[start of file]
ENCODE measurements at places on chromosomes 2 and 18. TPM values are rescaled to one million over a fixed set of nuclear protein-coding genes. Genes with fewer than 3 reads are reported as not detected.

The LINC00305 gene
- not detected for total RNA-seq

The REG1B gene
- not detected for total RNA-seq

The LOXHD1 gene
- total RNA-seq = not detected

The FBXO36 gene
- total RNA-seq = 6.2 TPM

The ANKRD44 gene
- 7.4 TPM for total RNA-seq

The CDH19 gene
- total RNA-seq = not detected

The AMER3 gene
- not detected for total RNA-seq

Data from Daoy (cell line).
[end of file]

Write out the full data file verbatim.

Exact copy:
ENCODE measurements at places on chromosomes 2 and 18. TPM values are rescaled to one million over a fixed set of nuclear protein-coding genes. Genes with fewer than 3 reads are reported as not detected.

The LINC00305 gene
- not detected for total RNA-seq

The REG1B gene
- not detected for total RNA-seq

The LOXHD1 gene
- total RNA-seq = not detected

The FBXO36 gene
- total RNA-seq = 6.2 TPM

The ANKRD44 gene
- 7.4 TPM for total RNA-seq

The CDH19 gene
- total RNA-seq = not detected

The AMER3 gene
- not detected for total RNA-seq

Data from Daoy (cell line).